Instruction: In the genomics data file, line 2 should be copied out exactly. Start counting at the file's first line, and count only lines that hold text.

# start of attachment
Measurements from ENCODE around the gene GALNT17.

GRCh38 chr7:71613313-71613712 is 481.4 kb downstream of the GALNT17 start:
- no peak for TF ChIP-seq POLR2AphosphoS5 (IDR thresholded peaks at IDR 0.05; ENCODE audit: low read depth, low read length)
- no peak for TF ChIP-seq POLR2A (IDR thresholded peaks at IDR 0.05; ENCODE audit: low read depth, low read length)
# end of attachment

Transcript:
GRCh38 chr7:71613313-71613712 is 481.4 kb downstream of the GALNT17 start: